This was a very short book (little more than 100 pages), and lacked an index which it could have used, but it offers a refreshing take on Greek gods and associated mythology, telling the tale of the Greek pantheon (twelve disciples anyone?!) with an unflinching eye. We learn of Zeus, Hera, Athene, Poseidon, Hades, Demeter, Apollo & Artemis, Hermes, Hæphestus, and Aphrodite, as well as other important characters such as Prometheus, Pandora, Phaeton, Orpheus (yes in the underworld!), Echo & Narcissus, Eros & Psyche, and Arion.
What's striking is how much Christian mythology owes to its Greek forebear. Male god associated with mountains and lightning? Check! male god makes humans out of clay? Check! Those with the power of a god having to walk around in the garden trying to find someone? A god changing into an animal to seduce someone? A huge flood? Check! A man and his wife trying escape burning destruction and because one of them looks back the wife is lost? Check! It's all here: everything the Judaic and Christian pantheons later purloined for their own mythology.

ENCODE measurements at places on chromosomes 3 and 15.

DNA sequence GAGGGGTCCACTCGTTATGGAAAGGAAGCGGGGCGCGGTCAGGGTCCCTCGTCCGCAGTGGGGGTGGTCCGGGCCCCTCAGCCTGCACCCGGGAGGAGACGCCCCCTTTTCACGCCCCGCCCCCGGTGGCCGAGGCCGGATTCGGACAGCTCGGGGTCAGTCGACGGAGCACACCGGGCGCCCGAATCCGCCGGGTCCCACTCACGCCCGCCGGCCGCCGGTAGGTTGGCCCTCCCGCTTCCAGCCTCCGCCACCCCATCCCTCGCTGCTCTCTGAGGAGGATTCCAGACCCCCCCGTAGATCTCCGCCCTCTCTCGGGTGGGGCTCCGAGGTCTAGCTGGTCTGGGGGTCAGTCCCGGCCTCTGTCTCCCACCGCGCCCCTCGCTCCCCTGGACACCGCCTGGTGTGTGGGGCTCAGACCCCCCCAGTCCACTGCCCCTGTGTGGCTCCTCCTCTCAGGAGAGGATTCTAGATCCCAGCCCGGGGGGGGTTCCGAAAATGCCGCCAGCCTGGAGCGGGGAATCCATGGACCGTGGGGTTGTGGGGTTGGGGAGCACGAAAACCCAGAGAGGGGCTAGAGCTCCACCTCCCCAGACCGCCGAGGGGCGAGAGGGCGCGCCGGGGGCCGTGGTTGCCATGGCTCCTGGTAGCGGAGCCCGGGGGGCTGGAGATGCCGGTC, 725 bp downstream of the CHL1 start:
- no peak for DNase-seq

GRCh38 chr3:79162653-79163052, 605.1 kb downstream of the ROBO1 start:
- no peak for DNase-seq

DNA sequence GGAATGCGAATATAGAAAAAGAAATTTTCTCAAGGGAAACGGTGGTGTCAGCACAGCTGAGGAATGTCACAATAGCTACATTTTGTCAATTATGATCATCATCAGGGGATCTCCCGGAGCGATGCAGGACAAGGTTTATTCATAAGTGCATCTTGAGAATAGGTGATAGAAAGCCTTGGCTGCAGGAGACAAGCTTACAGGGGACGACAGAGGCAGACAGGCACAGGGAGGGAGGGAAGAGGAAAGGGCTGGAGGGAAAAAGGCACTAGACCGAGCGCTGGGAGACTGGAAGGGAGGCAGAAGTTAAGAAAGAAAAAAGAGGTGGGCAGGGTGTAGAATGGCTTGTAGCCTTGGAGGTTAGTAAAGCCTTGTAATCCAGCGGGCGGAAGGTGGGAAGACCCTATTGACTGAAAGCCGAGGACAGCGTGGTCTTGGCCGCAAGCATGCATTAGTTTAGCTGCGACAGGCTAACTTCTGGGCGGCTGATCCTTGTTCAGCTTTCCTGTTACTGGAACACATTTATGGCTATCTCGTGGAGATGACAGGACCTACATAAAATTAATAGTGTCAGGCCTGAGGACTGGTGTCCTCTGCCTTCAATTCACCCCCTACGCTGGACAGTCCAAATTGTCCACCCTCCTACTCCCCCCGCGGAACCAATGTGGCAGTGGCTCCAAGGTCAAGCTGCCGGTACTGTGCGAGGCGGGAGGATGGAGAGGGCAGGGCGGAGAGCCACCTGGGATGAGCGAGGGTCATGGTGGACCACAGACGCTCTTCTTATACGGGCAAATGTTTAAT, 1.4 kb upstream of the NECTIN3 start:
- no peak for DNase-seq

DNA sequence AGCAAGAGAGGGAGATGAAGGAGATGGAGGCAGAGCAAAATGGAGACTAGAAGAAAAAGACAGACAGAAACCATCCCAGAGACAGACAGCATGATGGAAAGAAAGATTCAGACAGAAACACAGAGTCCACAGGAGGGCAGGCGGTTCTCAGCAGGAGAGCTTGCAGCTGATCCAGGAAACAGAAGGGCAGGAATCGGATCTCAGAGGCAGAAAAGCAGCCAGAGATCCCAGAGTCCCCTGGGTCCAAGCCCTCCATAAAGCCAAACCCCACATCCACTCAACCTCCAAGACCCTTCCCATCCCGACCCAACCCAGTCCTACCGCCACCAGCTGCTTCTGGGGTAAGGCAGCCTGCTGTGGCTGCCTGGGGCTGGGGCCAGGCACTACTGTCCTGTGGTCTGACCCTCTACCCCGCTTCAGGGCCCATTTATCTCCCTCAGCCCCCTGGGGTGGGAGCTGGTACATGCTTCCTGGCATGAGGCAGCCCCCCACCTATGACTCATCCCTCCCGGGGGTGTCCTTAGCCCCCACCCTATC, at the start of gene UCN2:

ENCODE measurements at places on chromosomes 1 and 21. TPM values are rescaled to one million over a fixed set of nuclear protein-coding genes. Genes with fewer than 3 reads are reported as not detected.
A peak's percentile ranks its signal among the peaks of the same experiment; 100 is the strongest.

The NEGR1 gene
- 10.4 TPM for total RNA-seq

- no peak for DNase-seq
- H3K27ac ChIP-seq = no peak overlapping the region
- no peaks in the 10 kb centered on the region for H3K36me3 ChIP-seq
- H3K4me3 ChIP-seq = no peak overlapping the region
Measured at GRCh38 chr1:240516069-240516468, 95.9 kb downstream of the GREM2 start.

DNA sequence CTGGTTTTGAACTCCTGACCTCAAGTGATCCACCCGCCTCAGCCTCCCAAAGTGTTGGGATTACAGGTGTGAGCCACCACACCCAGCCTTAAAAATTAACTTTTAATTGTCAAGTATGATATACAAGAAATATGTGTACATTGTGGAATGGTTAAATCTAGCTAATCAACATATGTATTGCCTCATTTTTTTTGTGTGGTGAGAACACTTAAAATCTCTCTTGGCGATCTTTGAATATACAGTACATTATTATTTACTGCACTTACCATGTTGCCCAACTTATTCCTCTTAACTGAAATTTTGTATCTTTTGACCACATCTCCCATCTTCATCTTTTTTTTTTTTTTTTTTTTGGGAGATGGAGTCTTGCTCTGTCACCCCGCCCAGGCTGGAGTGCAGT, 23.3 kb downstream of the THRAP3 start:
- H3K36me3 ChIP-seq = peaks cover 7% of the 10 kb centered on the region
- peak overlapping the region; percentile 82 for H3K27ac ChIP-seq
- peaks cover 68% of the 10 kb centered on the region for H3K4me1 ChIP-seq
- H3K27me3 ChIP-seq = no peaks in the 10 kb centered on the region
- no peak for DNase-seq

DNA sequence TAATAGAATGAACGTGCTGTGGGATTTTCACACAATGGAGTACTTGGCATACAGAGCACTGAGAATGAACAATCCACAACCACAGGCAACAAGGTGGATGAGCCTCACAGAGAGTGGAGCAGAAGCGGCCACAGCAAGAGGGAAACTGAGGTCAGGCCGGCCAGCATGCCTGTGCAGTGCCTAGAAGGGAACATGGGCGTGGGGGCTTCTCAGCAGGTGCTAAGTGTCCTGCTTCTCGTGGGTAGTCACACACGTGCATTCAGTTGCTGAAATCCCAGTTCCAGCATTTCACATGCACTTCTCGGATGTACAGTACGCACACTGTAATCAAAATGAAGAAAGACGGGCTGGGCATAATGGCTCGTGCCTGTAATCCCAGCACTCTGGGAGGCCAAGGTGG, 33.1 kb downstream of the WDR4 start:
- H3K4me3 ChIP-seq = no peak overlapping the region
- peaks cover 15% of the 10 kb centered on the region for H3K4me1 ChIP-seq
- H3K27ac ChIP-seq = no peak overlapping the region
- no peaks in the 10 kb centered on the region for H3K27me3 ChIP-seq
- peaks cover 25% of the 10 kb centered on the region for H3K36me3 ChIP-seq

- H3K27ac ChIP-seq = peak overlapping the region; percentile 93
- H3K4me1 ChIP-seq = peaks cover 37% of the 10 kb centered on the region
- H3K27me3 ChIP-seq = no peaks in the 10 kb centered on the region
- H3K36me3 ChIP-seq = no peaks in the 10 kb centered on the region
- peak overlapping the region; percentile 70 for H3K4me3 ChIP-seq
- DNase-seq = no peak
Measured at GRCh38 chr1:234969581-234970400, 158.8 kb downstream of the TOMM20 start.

It's entertainingly written and does not shy from the gory bits, so it's no sugary, boring middle-grade series inexplicably set in the USA. I recommend reading this or something like it, if only for the ideas it can deliver for your own writing.